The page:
It’s been a rough week for wrestling and its fans. One day after the institution of Terry Funk was lost, perhaps the most creative and certainly one of the most unique minds passed, Bray Wyatt, at the unfair age of 36.
What will be remembered about Wyatt more than anything was that in a company like WWE, where a good portion of the time everything feels the same and formulaic, he always stood out as something completely different. Wyatt’s ideas, on paper, must’ve sounded miles beyond where the buses don’t run, and yet he was able to get them all not just on screen but to work and be a hit with fans. Whether it was the macabre, or the ridiculous, or the silly, Wyatt’s segments were like nothing else on WWE TV.
It started with his bayou shaman the Eater Of Worlds, with his cohorts Luke Harper (aka Brodie Lee) and Eric Rowan forming the Wyatt Family, and they were utterly terrifying. Their feud with the Shield hit the heights and introduced six-man matches back to the company and seemed a genuine clash of supernatural forces, one drawing from the supernatural in the Wyatts and the other just having an unbeatable aura. While a lot of wrestling can be cartoonish — and that’s mostly the point, or the characters are pretty basic — the Wyatt Family was genuinely scary and haunting. Whatever nerve they hit, be it buried Deliverance shpilkes or someone who’d just read Preacher one too many times and transported us all to Angelville, whenever they appeared they turned the arena into a horror movie that left you unsure if you were supposed to dive behind the couch or not.
And then he pivoted, and provided the Firefly Funhouse, essentially if Pee Wee Herman overdosed on peyote. The weekly segments, Wyatt’s “children’s show,” were consistently the highlight of every show because most of us couldn’t figure out what the hell was going on. And when we did, we certainly didn’t know where it was going. Of course, that persona came with the alter-ego of The Fiend, a debut that remains as raucous as anything WWE has rolled out in a couple decades:
Rarely, maybe not ever, has wrestling Twitter and fandom united so quickly on something as when The Fiend entered the arena, carrying a lantern designed to look like Wyatt’s own head and the utterly terrifying mask. The Fiend was immediately just about everyone’s favorite character, and the fact that WWE didn’t really know what to do with him was hardly Wyatt’s fault. Again, it felt like Wyatt had created something supernatural.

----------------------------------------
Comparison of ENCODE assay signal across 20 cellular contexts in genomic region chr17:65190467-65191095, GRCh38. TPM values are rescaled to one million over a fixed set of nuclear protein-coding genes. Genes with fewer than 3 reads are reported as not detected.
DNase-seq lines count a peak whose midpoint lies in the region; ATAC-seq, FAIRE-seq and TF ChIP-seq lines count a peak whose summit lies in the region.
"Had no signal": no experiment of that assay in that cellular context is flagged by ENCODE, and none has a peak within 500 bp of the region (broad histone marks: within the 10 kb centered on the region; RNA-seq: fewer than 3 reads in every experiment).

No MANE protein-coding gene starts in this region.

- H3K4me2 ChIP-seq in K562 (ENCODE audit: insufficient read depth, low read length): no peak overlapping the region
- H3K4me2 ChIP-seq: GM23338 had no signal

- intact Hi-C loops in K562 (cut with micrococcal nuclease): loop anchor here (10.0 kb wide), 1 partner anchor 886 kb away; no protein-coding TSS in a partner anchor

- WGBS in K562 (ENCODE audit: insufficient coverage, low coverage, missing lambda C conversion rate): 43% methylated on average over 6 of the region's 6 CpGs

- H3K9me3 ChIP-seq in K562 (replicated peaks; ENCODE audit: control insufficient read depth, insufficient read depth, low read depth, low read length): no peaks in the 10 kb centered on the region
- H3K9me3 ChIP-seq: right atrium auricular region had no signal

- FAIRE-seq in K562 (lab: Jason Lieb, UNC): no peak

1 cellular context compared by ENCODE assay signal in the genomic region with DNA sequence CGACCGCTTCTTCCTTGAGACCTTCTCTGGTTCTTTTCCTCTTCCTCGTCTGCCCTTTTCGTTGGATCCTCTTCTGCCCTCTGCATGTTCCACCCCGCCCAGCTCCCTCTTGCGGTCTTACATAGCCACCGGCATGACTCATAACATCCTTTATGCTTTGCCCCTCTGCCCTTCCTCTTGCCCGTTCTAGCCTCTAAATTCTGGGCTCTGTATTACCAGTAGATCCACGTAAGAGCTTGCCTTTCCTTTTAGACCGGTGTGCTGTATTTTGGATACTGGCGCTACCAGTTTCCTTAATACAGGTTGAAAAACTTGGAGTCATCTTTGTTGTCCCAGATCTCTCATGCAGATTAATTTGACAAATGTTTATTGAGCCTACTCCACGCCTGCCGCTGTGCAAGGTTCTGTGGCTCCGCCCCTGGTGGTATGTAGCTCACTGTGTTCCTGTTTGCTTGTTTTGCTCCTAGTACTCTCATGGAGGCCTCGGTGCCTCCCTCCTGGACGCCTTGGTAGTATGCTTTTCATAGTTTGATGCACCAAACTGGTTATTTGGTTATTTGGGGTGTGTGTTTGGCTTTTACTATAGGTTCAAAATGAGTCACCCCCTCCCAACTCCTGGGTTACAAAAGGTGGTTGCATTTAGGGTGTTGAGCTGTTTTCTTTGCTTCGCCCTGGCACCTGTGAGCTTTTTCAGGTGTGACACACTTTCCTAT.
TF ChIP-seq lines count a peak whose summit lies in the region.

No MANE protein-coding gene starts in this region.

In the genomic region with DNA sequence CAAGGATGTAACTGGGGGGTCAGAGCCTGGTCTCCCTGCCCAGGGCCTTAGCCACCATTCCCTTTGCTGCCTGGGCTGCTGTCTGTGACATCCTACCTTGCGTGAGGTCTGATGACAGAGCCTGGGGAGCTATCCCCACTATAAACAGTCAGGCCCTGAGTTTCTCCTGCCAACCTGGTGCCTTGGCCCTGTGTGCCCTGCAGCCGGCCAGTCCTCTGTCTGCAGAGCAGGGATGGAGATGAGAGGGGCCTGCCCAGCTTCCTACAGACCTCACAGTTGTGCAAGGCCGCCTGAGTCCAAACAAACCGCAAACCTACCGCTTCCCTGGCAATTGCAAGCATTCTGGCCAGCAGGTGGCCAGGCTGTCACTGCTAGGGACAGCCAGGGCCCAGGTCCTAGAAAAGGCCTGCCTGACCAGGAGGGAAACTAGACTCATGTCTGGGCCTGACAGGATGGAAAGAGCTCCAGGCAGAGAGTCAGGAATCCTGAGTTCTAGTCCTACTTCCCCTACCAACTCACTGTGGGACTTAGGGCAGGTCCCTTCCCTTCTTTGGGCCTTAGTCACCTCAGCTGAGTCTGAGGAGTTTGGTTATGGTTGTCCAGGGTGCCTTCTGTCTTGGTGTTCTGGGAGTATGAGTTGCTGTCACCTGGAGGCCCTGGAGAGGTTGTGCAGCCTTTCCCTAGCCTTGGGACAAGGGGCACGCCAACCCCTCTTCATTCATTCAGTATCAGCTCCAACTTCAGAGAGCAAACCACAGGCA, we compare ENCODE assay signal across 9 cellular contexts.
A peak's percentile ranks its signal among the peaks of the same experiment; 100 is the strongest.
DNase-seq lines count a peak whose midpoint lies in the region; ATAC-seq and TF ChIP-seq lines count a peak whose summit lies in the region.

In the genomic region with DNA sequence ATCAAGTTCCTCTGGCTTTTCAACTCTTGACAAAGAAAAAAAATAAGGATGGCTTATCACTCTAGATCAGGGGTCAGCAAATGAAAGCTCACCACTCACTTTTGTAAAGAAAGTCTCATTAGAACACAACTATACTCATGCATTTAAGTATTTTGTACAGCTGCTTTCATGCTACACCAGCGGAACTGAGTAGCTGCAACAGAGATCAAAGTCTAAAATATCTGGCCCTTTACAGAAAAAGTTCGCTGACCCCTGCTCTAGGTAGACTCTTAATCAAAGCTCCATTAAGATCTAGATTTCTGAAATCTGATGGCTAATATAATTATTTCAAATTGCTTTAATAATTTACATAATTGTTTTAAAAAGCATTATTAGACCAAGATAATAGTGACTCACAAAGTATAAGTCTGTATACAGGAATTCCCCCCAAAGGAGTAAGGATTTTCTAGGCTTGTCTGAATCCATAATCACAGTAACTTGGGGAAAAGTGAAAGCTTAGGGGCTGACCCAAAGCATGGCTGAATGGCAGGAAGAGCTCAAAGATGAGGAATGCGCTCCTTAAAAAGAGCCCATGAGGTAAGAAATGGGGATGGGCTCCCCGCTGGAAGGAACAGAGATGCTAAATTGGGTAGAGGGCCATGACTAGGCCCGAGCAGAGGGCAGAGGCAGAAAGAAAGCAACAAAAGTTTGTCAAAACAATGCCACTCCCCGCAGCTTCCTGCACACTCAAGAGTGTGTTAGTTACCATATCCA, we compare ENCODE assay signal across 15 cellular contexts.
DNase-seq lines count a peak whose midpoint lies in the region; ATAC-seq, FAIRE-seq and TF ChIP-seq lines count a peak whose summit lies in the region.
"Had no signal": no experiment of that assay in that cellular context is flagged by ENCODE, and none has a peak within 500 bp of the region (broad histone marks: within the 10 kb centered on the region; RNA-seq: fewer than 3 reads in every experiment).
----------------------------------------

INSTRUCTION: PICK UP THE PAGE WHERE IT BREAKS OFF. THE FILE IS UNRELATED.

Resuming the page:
The pandemic didn’t help, but it did provide the perfect forum for Wyatt to go run a full fly pattern with his ideas and creativity. With WWE willing to try anything for a behind-closed-doors Wrestlemania, Wyatt along with John Cena produced one of the better pieces of absurdist/surrealist television one could find anywhere with the Firefly Funhouse Match. Within it, Wyatt was able to basically dissect everything wrong with the constant push Cena had been given his entire career, the hole at the center of it, and flay Vince McMahon’s booking style without Vince noticing (it was hardly shocking that McMahon simply didn’t get that he was being mocked):
It went a bit off the rails from there, as crowd-less wrestling kind of pushed everyone to a breaking point. Wyatt was eventually let go, and his stubbornness and dedication to doing things how he wanted and how he saw them was cited as making him out as an easy target for McMahon’s cuts.
When Triple H took over, he at least realized that Wyatt’s bubbling creative mind was too rich to leave out in the cold. The actual return still brought a huge pop, aided by all the easter eggs in the weeks leading up to it via hidden VR codes during backstage segments or references to a white rabbit. And the pop when he appeared finally:
His first feud with LA Knight got shrouded in WWE bullshit-marketing, and certainly Wyatt may have overdone it, though it certainly hasn’t done Knight any harm. And Wyatt never got a chance to recover to connect it to anything else before getting sick.
No one did theatricality like Wyatt, all the more impressive in a setting that kept its theatricality on the rote level. In a promotion that almost always stays down the middle to please sponsors or toy companies, Wyatt not only lived on the edges but kept pushing them farther out. He made you feel things that were rare on a wrestling show (and he could also really go in the ring, which tied it all together). He earned two of the biggest stages a wrestler can get, a Mania match with Cena and the Undertaker, and seemed a real threat in both (and perhaps the company should have pulled the trigger on one of those).
At 36 it’s such a loss, given how much he assuredly had left to give in wrestling and in life to his young family. Fans could never take their eyes off Wyatt, perhaps the biggest compliment any wrestler can get. No matter how far he took us out into the deep water, we always went with him.
Follow Sam on Twitter @Felsgate and on Bluesky @felsgate.bsky.social
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